DC Engine Bond point

Tom Metzger

Sustaining Partner
Probably so. But the highest drawing circuit on my boat is the 20 A glow plug circuit. Does a lower resistance in the battery grounds really make any difference then (1/3 of zero is still zero, right?). Or is there another reason to have each battery bank (and perhaps the DC panel itself) independently grounded to the block? Charging perhaps? I have the original 50A alternator.
Ah yes, it's a sailboat. For those of us who use their engines the starter draws more than the glow plugs. it's 1000 watts (~83 amps) if fully loaded That's why I put the battery leads on the engine block. Everything else goes to the bus.

Certainly not worth changing. Now, that grey wire hanging... :cool:
 

Tom Metzger

Sustaining Partner
With power circuits the multiple grounds is actually the better practice and having multiple ground points will not have any negative effect on your radios.
How we wire our own boats is fine as long as we don't electrocute our neighbors and the fire stays aboard, but when working on other's boats it is generally best to stick to ABYC code.
 

wynkoop

Member II
Tom-

I find nothing in ABYC that says multiple ground leads to different points on the engine, or in the case of power boats with multiple engines, ground leads to each engine back to the battery is a problem, and from the physics of it you have a lower resistance, less heating, and higher voltage due to lower IR loss.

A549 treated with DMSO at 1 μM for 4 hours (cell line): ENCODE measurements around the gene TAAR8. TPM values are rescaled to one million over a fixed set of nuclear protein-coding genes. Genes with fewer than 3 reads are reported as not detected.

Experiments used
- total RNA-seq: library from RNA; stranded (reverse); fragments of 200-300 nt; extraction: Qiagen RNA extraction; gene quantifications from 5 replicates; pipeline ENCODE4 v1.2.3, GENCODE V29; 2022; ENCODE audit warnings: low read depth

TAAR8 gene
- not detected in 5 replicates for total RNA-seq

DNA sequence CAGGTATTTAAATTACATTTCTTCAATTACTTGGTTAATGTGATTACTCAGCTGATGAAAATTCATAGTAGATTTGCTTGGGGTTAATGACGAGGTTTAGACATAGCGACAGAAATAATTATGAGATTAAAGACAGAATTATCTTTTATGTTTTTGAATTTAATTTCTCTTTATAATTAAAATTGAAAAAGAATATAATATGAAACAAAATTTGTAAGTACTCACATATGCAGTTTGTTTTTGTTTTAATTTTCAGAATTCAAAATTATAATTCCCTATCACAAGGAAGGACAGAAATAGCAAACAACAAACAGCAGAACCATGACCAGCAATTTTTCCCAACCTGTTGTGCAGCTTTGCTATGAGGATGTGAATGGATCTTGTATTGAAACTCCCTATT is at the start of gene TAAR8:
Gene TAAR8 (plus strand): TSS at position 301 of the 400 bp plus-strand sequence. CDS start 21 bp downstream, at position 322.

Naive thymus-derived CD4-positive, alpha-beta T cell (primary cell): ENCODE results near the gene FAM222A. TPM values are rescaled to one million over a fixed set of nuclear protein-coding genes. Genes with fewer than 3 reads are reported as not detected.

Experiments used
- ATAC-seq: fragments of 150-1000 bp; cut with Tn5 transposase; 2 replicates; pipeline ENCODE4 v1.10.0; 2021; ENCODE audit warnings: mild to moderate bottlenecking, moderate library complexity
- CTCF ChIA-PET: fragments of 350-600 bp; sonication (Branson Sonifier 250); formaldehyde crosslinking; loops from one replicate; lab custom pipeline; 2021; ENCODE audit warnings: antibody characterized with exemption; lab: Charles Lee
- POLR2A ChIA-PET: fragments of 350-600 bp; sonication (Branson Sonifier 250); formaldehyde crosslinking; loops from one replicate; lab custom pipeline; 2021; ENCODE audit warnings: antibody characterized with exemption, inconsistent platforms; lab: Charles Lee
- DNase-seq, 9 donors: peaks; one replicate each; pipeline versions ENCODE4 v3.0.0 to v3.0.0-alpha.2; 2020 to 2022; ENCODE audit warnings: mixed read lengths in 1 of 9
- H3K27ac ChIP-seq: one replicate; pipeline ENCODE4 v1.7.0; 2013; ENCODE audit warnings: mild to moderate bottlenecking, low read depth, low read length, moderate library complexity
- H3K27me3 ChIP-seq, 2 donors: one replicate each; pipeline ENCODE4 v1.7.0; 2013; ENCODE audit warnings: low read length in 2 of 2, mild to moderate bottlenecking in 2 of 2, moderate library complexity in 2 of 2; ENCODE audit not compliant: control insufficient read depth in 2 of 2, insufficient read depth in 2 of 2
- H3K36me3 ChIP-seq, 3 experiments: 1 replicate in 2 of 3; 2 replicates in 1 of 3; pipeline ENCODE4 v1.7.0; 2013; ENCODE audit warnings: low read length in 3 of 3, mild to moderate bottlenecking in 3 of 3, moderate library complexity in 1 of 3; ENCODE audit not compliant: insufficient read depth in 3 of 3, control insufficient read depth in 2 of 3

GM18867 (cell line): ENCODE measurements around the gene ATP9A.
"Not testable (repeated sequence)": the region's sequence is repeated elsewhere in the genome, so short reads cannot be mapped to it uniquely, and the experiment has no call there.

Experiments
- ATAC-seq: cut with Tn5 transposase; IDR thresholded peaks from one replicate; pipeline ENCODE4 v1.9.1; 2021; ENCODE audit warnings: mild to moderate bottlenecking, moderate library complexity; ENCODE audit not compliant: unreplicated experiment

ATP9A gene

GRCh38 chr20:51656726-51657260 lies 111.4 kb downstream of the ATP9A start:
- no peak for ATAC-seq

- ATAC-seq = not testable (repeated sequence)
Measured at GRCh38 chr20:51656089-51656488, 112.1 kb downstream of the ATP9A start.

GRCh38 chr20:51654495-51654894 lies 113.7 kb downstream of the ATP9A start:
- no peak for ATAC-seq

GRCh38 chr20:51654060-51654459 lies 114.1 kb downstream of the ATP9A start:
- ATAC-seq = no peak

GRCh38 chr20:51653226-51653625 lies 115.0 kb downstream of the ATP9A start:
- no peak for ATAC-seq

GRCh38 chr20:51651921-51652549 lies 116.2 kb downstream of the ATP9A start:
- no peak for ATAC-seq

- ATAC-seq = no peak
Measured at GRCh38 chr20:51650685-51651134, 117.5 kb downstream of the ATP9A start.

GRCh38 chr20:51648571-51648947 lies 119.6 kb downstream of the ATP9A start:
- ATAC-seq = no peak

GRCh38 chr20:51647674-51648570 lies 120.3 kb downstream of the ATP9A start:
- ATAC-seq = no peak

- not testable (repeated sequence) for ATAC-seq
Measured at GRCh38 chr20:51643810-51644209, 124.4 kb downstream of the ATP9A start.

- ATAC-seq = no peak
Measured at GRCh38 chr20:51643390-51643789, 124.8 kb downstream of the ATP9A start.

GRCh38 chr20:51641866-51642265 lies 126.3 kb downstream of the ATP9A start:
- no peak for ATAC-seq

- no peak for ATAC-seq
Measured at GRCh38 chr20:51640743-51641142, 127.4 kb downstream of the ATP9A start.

I am open to anyone who can show me either the danger of multiple ground points, with real science backing it up, or the physics as to why it is a bad idea.
 

debonAir

Member III
The only problem I've seen with multiple ground wires is when more than one goes to the same bolt. The rings, especially the thicker ones, can get slowly flattened and perhaps loosen up and the little slots between them soak up moisture and corrode. As long as you check the nuts occasionally should be no issues.

On another topic, how the heck do you keep your engines and stringers so darn clean? (like I need another time consuming project!)
 

wynkoop

Member II
debonAir-

My suggestion is multiple ground wires to different points. If you look back at my posts I am suggesting to a bolt at the starter and a bolt at the alternator.
 

debonAir

Member III
Oh I got that..I am doing the same as you. I was just commenting in general, I've seen problems with stacks of ring terminals on the same bolt, so try not to do that myself.